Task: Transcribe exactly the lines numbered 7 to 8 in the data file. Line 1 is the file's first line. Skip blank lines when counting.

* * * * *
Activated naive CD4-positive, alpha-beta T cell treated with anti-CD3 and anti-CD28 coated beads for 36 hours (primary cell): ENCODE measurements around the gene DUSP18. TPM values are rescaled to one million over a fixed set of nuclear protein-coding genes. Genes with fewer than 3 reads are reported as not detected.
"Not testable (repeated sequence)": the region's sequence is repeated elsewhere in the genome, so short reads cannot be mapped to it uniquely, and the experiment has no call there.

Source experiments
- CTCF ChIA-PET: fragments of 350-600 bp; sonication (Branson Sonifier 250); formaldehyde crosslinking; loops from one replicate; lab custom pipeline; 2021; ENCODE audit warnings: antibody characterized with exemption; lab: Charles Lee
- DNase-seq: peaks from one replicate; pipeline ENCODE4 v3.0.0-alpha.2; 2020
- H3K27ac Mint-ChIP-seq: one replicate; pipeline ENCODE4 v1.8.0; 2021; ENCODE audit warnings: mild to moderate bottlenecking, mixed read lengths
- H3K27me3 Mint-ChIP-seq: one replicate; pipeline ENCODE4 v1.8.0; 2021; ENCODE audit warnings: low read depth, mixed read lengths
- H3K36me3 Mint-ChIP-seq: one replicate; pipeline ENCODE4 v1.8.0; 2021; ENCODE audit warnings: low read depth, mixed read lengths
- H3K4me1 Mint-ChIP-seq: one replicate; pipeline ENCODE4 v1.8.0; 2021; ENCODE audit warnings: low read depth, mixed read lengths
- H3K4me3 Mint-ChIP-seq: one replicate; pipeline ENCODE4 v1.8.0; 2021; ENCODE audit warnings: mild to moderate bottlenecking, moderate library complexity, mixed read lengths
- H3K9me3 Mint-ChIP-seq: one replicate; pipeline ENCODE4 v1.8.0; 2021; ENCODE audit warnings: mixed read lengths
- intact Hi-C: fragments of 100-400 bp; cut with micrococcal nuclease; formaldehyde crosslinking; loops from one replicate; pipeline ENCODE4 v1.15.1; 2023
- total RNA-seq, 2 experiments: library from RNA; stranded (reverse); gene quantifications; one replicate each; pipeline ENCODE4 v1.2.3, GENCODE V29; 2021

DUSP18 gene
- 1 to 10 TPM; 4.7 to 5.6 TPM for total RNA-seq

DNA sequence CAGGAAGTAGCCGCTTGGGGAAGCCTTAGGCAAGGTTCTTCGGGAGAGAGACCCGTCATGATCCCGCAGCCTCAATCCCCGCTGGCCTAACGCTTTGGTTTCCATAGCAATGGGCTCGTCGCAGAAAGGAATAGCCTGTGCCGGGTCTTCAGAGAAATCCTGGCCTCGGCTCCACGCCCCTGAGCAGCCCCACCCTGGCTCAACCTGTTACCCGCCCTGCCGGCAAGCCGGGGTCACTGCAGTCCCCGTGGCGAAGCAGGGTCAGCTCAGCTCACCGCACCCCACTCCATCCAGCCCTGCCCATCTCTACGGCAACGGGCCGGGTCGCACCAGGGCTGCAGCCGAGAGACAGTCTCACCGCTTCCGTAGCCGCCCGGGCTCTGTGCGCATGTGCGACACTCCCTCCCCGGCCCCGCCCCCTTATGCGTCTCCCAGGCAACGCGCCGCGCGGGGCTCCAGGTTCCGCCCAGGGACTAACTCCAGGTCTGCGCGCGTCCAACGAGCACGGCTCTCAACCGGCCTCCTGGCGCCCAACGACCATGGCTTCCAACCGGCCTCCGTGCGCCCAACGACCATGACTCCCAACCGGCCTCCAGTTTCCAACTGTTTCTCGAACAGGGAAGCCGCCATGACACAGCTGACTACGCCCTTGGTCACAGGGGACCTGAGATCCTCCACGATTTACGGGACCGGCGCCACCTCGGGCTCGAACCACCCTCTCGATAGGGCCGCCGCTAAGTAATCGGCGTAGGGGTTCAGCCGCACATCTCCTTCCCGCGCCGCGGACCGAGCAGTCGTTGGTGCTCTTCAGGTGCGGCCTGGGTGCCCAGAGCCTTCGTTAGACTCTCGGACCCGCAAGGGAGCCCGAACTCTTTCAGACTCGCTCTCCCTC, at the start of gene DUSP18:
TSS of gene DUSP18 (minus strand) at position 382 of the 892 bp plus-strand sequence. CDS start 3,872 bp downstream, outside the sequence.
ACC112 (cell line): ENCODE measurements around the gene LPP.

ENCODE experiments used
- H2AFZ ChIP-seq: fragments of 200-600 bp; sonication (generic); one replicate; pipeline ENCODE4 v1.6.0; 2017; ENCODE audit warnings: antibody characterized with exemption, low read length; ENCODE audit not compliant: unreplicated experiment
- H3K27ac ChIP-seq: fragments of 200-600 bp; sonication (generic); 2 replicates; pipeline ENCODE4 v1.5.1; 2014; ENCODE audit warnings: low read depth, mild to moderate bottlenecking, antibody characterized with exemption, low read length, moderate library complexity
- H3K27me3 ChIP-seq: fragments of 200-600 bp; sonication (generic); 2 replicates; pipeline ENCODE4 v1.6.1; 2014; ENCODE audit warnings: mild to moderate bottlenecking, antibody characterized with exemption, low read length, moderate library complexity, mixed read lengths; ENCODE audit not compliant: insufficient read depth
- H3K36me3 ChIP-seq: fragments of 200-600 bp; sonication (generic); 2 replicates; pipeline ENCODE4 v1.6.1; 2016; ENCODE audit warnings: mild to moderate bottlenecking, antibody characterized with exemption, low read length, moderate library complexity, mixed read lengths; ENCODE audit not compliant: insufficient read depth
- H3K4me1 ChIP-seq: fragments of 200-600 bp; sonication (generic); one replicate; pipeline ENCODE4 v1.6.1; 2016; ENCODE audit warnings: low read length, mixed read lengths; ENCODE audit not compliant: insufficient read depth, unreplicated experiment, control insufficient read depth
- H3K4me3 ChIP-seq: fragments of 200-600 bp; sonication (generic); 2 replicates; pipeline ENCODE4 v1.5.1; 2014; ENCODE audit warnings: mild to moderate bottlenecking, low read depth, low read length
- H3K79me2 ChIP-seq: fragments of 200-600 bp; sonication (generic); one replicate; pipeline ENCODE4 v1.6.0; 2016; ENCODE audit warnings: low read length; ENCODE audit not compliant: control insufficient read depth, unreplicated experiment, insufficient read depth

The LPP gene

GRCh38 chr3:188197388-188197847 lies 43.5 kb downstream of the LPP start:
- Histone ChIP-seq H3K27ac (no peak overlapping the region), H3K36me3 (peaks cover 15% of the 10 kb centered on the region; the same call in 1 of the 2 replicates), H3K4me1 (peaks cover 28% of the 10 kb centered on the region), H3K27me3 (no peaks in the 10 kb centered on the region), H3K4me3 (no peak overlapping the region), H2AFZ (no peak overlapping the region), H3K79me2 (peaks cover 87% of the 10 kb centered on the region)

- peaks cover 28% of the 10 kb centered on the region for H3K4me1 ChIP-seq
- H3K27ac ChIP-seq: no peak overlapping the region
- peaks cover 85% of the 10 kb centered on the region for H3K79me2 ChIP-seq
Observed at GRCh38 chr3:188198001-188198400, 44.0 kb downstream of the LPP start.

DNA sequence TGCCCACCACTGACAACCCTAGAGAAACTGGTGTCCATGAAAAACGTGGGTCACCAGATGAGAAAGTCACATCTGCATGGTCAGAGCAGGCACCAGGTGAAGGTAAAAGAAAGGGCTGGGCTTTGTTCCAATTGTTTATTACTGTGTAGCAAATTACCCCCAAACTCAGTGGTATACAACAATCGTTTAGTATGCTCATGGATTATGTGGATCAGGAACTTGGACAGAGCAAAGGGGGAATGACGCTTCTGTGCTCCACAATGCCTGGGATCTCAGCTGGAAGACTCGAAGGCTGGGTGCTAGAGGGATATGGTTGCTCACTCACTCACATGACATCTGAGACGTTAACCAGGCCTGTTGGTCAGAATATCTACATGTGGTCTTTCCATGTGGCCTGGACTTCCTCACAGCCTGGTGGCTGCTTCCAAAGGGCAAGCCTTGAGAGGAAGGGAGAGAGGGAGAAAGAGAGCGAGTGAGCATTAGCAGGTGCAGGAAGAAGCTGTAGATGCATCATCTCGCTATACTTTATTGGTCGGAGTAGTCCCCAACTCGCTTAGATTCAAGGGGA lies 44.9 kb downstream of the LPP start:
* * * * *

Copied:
- H3K27me3 Mint-ChIP-seq: one replicate; pipeline ENCODE4 v1.8.0; 2021; ENCODE audit warnings: low read depth, mixed read lengths
- H3K36me3 Mint-ChIP-seq: one replicate; pipeline ENCODE4 v1.8.0; 2021; ENCODE audit warnings: low read depth, mixed read lengths